Teva Parenteral Medicine and Baxter Healthcare Services were ordered to pay more than $500 million after a jury found the companies liable in the first civil trial stemming from Southern Nevada's hepatitis C outbreak,The Las Vegas Review Journal reports.
The jury decided the drugmakers, which sold the propofol sedative, failed to label vials with appropriate warnings and should not have provided large vials of the anesthetic to endoscopy centers. Henry Chanin, 62, and his wife filed suit after he received a colonoscopy in 2006 at a clinic during which he was infected with hepatitis C. The center is one of two Las Vegas clinics linked to an outbreak. The jury awarded $3.25 million to Henry Chanin and $1.85 million to Lorraine Chanin in compensatory damages and $500 million in punitive damages.
During the three-week trial, Henry Chanin testified he suffers from joint pain and fatigue and has stopped having sex with his wife because of worries about spreading the infection. Chanin's lawyers argued the drugmakers endangered public safety by producing vials that were much larger than necessary for typical endoscopic procedures, which enticed nurse anesthetists to reuse the vials among patients instead of throwing away leftover sedative.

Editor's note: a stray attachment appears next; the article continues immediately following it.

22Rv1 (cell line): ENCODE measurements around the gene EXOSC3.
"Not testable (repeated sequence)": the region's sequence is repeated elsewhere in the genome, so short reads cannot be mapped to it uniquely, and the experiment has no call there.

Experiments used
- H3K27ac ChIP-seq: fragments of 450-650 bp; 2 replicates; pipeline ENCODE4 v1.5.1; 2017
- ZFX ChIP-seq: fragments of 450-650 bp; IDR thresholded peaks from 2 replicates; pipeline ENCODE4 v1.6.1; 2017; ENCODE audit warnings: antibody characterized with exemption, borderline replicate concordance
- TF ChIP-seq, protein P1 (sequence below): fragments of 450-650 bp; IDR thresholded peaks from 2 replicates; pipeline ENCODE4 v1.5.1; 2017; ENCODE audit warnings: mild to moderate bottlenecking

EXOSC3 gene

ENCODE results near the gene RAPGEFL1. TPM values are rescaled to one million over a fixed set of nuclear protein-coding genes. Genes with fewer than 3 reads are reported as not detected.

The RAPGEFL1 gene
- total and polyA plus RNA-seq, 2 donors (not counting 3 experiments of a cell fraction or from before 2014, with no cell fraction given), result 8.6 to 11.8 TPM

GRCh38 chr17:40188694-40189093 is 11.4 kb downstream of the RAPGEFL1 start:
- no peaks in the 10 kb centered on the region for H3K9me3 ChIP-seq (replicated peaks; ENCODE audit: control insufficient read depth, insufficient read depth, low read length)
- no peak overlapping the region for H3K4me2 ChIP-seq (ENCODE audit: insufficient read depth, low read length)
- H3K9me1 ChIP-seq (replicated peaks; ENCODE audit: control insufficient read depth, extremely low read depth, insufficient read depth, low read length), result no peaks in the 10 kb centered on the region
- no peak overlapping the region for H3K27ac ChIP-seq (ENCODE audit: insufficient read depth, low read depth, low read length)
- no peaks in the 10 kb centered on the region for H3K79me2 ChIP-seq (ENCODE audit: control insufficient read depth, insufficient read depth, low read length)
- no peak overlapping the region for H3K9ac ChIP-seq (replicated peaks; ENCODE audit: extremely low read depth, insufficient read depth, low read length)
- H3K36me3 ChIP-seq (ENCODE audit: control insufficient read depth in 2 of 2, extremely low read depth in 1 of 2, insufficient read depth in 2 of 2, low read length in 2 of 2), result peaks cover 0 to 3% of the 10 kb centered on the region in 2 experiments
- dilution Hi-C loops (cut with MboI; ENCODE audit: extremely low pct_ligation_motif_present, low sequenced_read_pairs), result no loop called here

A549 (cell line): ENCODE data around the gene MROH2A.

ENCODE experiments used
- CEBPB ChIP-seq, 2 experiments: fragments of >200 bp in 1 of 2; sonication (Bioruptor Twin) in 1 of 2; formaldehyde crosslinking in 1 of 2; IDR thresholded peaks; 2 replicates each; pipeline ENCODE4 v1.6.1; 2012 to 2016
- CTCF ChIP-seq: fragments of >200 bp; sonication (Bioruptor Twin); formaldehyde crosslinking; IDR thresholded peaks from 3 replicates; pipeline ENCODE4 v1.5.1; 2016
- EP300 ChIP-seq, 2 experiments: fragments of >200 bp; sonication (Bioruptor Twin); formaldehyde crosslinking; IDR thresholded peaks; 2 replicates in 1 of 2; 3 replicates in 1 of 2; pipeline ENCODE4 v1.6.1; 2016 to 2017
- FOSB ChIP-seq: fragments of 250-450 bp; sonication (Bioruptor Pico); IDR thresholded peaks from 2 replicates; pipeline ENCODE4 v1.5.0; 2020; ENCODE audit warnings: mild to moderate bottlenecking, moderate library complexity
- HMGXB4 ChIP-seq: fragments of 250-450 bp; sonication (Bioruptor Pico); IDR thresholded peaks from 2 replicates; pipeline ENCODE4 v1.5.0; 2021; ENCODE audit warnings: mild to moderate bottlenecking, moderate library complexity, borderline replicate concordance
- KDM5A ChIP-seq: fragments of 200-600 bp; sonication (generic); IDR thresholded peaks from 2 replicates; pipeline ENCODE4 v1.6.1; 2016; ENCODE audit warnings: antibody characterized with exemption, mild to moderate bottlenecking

Local health officials said the outbreak was caused by nurse anesthetists reusing vials among patients after the vials had become contaminated by the nurses reusing syringes on the same patient. Chanin's case was one of nine linked to the two Las Vegas endoscopy clinics by health officials, who in 2008 notified 50,000 patients about possible exposure to hepatitis, HIV and other blood-borne diseases because of unsafe injection practices at clinics run by one particular physician, Dipak Desai.